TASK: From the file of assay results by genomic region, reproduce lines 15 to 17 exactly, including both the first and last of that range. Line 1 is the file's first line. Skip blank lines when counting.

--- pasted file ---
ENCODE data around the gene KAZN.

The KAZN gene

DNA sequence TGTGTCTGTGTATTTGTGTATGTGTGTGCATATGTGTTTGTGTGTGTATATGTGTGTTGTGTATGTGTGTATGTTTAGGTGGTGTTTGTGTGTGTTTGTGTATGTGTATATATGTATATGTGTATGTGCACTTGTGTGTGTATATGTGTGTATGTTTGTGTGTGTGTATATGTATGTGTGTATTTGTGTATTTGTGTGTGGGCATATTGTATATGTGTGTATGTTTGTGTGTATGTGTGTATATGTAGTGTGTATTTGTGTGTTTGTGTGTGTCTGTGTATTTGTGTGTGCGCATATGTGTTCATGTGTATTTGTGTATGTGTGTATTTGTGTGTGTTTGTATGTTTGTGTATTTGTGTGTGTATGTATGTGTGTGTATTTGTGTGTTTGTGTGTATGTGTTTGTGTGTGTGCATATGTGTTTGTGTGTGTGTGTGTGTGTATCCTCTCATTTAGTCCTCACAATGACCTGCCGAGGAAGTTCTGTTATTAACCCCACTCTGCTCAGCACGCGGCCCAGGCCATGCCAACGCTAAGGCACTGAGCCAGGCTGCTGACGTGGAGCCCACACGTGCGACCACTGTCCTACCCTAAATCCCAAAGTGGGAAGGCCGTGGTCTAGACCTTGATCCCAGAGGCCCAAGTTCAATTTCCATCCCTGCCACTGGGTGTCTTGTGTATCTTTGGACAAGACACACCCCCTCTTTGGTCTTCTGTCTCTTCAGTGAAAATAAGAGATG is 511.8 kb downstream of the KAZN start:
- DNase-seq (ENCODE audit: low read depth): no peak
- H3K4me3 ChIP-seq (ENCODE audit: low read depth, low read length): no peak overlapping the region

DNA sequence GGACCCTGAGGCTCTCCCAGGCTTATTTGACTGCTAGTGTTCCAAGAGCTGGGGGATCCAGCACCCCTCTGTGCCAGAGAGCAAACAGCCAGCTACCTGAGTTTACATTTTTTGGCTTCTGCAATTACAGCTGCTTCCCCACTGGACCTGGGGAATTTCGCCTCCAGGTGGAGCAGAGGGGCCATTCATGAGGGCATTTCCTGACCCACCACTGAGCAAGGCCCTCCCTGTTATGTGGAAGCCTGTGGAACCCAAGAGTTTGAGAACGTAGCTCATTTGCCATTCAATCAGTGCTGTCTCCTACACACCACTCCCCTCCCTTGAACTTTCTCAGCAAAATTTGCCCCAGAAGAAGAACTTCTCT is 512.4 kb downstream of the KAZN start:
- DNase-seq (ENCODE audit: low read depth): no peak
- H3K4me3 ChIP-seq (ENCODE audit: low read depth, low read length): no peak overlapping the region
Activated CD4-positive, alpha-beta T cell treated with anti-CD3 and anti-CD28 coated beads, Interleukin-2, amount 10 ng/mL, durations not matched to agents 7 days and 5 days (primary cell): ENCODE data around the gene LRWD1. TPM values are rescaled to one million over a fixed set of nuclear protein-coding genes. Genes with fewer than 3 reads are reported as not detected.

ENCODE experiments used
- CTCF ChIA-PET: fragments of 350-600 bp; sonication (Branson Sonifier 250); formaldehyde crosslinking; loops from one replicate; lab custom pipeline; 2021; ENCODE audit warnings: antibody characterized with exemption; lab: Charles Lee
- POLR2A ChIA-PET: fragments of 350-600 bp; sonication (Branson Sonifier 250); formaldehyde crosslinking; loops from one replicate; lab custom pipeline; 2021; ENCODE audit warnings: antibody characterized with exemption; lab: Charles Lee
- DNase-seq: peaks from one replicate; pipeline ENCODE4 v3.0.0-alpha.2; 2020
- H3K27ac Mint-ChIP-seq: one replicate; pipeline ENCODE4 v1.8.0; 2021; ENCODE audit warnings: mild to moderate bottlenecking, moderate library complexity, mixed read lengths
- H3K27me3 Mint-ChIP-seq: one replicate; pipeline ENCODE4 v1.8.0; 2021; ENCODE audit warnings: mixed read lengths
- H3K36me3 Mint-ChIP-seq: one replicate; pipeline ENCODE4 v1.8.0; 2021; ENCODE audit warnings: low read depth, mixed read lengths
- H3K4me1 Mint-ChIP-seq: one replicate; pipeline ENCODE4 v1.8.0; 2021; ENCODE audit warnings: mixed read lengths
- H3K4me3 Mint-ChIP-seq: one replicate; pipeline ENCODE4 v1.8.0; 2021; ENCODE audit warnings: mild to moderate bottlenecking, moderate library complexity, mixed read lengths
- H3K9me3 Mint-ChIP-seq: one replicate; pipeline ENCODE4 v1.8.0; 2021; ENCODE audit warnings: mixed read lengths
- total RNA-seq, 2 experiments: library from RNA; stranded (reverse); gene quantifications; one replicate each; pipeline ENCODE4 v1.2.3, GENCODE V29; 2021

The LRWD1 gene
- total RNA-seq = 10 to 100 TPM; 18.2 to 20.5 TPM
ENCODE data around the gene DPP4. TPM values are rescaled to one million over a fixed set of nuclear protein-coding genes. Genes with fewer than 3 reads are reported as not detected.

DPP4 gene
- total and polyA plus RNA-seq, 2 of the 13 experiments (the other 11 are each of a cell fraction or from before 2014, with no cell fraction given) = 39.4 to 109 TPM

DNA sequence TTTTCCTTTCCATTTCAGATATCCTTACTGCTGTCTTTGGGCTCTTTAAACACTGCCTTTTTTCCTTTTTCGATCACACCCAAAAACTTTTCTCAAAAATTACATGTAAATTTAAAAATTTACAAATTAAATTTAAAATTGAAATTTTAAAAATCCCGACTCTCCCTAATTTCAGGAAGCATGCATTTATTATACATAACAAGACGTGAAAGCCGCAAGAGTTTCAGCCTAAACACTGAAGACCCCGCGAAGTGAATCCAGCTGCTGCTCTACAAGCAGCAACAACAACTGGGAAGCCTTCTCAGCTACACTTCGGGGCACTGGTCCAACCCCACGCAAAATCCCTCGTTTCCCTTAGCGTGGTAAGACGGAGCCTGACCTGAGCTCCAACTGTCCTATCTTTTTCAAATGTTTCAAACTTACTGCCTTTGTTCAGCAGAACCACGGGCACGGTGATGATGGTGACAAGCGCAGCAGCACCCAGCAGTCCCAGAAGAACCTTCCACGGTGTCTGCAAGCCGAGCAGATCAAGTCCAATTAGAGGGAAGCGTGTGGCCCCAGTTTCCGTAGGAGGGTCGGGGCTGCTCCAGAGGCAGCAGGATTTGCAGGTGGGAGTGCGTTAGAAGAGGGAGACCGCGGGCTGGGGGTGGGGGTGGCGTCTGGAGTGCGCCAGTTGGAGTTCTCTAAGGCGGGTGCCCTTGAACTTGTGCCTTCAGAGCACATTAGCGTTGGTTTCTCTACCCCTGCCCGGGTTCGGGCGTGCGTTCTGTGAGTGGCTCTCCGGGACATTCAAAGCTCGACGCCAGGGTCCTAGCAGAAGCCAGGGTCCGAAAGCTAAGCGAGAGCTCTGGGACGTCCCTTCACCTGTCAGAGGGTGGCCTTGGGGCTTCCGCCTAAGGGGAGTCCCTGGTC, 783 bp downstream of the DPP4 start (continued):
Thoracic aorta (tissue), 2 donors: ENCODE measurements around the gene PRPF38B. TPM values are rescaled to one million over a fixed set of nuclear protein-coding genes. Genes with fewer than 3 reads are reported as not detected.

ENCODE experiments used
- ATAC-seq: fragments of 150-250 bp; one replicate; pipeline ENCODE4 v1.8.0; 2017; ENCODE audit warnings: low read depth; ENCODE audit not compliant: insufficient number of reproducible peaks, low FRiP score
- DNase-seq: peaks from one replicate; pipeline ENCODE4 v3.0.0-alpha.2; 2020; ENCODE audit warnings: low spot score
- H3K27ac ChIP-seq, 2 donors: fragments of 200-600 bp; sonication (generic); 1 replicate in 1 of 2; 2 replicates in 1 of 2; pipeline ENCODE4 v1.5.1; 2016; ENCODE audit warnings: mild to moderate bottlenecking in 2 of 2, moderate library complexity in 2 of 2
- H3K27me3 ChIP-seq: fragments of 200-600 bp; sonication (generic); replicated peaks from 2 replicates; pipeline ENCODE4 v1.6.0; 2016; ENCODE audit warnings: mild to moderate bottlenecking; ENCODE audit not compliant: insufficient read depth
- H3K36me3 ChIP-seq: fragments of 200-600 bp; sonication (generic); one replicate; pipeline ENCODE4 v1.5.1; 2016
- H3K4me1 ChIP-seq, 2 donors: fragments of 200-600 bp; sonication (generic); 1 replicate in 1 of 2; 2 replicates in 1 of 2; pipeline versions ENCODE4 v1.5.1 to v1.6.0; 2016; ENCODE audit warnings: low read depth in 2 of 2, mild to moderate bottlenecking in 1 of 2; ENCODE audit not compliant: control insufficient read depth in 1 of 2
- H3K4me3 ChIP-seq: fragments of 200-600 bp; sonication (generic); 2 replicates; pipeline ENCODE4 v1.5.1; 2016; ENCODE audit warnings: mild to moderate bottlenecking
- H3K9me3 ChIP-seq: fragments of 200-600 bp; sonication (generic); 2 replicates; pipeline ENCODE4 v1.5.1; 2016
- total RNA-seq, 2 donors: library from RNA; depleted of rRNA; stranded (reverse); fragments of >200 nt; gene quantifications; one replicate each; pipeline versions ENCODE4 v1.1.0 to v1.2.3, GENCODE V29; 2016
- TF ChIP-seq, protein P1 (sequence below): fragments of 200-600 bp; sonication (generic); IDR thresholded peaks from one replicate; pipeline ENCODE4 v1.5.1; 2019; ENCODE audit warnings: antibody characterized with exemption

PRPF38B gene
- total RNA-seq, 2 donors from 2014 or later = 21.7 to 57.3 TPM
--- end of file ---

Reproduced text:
- H3K27me3 Mint-ChIP-seq: one replicate; pipeline ENCODE4 v1.8.0; 2021; ENCODE audit warnings: mixed read lengths
- H3K36me3 Mint-ChIP-seq: one replicate; pipeline ENCODE4 v1.8.0; 2021; ENCODE audit warnings: low read depth, mixed read lengths
- H3K4me1 Mint-ChIP-seq: one replicate; pipeline ENCODE4 v1.8.0; 2021; ENCODE audit warnings: mixed read lengths